A systematic review of pay practice and outcomes undertaken to identify and eliminate sex discrimination. Potentially, an equal pay audit can embrace three types of review. First, a review of differences in pay and earnings of men and women in order to identify prima facie discrimination. Such a review might consider differences in pay between men and women in the same grade, the distribution of the sexes across grades, and the proportion of earnings of each sex composed of incentive, merit, and other supplementary payments. Second, a review of payment systems, procedures, and practice that might contribute to unequal outcomes. For example, a review might examine the extent to which part-timers enjoy equal access to bonus and supplementary earnings or the extent to which decisions on pay are concentrated in the hands of male managers. Finally, the audit might extend beyond the area of pay to consider recruitment, promotion, training, and other aspects of HRM that impinge on the sphere of reward. The statutory Code of Practice on Equal Pay recommends that an equal pay audit be carried out periodically by employers, and a number of trade unions have initiated audits of pay agreements to improve the relative earnings of their women members. Under the gender equality duty established in 2007, there is a requirement for public agencies to take action to eliminate the gender pay gap, essentially a statutory requirement to conduct an equal pay audit. Campaigners on equal pay, such as the Trades Union Congress, believe that this obligation should have been placed on all employers. [See equality bargaining.]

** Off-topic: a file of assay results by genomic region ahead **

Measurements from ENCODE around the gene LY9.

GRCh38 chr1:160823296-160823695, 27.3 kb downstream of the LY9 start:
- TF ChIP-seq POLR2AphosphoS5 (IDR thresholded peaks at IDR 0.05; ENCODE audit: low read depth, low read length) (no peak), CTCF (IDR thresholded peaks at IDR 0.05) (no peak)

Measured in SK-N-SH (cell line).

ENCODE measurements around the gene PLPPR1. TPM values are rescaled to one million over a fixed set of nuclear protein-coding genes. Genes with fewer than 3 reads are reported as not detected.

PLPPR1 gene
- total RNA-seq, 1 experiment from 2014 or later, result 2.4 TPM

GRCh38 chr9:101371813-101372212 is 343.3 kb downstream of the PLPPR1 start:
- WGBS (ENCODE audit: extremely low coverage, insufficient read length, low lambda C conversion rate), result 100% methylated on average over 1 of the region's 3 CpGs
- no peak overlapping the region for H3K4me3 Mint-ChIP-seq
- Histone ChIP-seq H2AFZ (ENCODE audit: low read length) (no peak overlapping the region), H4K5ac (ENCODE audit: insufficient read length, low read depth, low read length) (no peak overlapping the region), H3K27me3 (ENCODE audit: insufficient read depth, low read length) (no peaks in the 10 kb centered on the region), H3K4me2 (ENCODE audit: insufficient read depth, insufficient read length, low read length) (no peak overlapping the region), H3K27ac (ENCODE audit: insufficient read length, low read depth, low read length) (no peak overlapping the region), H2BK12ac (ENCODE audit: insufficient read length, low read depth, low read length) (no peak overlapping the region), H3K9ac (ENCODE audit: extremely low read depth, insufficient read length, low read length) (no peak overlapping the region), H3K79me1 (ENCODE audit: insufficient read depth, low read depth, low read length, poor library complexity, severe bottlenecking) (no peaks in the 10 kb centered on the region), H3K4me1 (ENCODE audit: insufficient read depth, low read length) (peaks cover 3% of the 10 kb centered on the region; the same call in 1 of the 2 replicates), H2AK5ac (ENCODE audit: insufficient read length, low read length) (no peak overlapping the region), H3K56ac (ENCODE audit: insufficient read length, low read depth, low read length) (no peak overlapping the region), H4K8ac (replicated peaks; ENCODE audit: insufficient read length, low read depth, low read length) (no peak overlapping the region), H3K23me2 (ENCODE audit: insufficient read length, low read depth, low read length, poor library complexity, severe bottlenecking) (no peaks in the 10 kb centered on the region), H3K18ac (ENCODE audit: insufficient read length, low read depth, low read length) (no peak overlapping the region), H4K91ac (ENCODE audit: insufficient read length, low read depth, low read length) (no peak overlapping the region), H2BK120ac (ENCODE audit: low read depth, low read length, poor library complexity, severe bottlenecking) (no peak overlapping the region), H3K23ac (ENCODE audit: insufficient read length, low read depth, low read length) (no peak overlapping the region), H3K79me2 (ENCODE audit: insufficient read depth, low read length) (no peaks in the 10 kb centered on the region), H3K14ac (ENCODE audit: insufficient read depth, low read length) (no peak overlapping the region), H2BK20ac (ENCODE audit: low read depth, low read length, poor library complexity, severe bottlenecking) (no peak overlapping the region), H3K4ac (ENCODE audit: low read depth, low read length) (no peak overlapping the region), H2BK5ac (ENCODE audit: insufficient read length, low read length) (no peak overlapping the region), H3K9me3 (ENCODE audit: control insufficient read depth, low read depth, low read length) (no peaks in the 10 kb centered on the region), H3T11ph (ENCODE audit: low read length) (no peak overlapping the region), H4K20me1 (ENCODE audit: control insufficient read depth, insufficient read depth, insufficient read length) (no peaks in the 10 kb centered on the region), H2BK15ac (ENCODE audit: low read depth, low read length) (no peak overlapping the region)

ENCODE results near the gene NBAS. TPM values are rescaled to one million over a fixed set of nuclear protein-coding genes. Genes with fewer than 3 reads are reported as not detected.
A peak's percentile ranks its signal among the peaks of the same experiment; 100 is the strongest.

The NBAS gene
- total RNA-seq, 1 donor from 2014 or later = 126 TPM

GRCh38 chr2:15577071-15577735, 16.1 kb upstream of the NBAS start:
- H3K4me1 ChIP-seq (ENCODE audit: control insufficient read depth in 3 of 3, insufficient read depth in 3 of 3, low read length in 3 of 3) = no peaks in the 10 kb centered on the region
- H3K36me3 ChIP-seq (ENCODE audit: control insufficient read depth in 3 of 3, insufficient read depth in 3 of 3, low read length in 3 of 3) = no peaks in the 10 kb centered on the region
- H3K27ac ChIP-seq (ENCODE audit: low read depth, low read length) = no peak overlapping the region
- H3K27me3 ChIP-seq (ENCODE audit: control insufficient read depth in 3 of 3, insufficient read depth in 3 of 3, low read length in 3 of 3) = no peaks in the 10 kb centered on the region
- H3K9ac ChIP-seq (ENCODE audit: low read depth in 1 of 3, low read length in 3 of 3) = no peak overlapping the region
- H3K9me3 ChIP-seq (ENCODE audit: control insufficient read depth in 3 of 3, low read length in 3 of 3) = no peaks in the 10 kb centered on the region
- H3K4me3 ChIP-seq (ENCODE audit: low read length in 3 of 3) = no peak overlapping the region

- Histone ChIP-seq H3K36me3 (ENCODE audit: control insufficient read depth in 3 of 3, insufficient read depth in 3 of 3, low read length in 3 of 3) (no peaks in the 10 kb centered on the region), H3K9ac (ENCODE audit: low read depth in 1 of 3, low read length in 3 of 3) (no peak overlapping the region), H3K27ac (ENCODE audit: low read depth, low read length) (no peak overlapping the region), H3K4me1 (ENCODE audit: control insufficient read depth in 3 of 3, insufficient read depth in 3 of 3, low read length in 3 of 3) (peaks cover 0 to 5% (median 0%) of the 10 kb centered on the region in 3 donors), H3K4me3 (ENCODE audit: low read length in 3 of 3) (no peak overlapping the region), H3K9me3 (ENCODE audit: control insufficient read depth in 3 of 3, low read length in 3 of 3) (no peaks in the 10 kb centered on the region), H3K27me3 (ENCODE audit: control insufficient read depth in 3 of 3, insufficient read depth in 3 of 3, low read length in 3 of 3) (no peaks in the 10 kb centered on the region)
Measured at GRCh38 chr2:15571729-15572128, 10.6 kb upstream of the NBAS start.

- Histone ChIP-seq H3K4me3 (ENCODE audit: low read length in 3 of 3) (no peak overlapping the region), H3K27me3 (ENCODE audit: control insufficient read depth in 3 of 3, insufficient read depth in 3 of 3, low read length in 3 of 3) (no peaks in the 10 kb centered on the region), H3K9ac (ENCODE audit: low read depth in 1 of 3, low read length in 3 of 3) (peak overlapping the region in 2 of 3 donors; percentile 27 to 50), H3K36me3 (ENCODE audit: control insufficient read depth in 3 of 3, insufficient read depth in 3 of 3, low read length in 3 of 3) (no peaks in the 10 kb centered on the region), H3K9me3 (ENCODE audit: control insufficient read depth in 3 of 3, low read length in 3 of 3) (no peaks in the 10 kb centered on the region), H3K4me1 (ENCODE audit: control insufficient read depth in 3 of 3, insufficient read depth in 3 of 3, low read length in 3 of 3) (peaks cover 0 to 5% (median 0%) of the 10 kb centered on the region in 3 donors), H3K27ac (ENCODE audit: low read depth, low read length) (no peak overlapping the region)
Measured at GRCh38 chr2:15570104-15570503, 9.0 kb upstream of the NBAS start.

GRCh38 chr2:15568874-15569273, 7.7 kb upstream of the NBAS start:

Subjects: Human Resource Management.